October first was a strange day, one I'll remember for a long time. I had a cortisone shot in my left knee. No big deal, I thought at the time, but that needle changed my life. At first, I thought, for the worst. My blood sugar went through the roof. My eye sight went fuzzy, feet ached, I got very fatigued, my energy was gone. Gloom and despair ensued. I called the diabetes nurse and got hooked up with some Novolog insulin. It worked well in getting my glucose down in a few days. As soon as I stopped using it, my glucose went sky high. So I'm on it full time.
Most people would probably react to this differently than I have. A lot of my friends and family seemed to say things like "sorry to hear that" or "bummer". From my point of view, it's the best thing that could have happened. I've had up and down control since I was diagnosed. Every bite of food was an uncertain adventure in futility. Any amount of carbs, unless followed by intense exercise, was a trigger for an unpleasant experience in many ways. I got guilty over even taking a glance at anything tasty. Pasta. Potatoes. Rice. Bread. All banned from my plate. I was causing problems with my home life. The mood swings and anger were ruining my social life. Something had to give.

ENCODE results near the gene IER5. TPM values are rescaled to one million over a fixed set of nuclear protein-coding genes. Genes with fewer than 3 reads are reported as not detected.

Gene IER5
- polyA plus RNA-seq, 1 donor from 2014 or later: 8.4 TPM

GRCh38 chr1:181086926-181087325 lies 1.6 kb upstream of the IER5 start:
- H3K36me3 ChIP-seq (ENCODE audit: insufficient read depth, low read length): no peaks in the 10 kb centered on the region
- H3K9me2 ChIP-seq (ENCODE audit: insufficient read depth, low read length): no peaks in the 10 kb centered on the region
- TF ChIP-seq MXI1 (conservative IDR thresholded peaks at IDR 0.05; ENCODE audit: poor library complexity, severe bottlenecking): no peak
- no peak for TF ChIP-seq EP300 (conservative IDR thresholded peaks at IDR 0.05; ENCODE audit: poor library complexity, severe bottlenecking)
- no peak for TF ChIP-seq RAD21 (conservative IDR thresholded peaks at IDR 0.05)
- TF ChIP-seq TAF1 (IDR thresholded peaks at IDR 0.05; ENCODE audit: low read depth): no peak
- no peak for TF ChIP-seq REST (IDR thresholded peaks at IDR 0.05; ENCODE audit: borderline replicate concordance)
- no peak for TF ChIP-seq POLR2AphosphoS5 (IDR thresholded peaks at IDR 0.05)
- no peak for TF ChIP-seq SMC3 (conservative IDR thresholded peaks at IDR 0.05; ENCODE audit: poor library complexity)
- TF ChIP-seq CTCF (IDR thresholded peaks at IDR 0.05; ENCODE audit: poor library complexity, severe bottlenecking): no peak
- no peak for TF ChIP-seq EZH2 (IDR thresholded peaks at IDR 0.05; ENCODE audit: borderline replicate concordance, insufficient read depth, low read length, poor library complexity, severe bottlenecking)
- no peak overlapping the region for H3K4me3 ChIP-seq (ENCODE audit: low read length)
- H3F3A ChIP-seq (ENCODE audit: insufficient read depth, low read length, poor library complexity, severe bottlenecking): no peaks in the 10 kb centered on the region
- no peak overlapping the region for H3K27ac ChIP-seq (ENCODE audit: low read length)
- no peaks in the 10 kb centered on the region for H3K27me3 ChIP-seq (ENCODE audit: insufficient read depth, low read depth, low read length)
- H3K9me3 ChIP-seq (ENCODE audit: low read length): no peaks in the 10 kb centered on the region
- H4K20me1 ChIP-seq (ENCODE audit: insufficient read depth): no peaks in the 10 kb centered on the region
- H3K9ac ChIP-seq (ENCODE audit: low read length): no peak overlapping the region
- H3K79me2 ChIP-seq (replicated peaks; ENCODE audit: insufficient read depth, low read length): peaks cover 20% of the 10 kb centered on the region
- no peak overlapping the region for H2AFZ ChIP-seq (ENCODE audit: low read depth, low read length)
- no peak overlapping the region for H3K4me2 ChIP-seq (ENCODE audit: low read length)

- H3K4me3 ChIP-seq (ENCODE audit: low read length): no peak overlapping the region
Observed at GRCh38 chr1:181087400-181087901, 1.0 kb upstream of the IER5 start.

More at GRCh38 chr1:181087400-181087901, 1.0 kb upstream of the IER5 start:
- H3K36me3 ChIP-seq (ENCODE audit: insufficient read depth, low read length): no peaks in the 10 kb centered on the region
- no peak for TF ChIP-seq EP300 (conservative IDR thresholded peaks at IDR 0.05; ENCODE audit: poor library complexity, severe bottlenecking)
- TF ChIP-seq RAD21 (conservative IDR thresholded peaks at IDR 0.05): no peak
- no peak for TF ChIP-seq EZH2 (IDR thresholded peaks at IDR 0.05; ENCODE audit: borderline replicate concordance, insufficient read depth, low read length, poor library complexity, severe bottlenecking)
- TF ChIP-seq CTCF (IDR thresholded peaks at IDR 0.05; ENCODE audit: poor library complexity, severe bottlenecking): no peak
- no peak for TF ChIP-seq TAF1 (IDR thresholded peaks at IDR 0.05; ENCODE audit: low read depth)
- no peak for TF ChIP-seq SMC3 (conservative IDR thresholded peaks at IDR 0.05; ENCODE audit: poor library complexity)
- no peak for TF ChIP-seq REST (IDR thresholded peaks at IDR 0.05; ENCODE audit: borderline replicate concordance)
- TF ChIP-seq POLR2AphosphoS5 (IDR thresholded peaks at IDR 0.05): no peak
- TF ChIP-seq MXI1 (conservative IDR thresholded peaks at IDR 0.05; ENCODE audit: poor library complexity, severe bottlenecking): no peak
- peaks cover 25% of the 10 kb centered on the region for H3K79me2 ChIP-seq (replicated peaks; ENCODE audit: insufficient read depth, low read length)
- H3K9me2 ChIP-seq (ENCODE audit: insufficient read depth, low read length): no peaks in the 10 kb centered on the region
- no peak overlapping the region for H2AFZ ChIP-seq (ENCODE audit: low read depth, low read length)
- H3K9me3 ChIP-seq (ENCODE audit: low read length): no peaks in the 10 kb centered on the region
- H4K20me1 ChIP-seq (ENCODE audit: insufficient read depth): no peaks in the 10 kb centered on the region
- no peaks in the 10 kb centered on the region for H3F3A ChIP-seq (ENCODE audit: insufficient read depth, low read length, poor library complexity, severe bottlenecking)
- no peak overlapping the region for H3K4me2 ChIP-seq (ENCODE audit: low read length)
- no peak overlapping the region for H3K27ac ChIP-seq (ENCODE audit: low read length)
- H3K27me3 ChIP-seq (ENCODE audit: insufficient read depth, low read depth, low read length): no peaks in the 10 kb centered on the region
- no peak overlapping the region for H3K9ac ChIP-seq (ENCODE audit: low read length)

Taking the insulin changed all of that. I can actually eat most anything in moderation without severe blood sugar spikes. Just estimate the amount of carbs I plan on eating, inject the proper amount of insulin, and go. So far, my readings are below 100 most of the time upon waking up in the morning, and stay steady all day. It will be really great as soon as I get the Omni Pod pump. I wont have to carry around the Flex pen and needles any more. The Byetta had quit working, so that's gone. Two less shots a day doesn't bother me at all. Plus, my digestive system will go back to working as designed, instead of being artificially restricted. This all is adding up to putting a smile back on my face and living a much more normal life. Cool.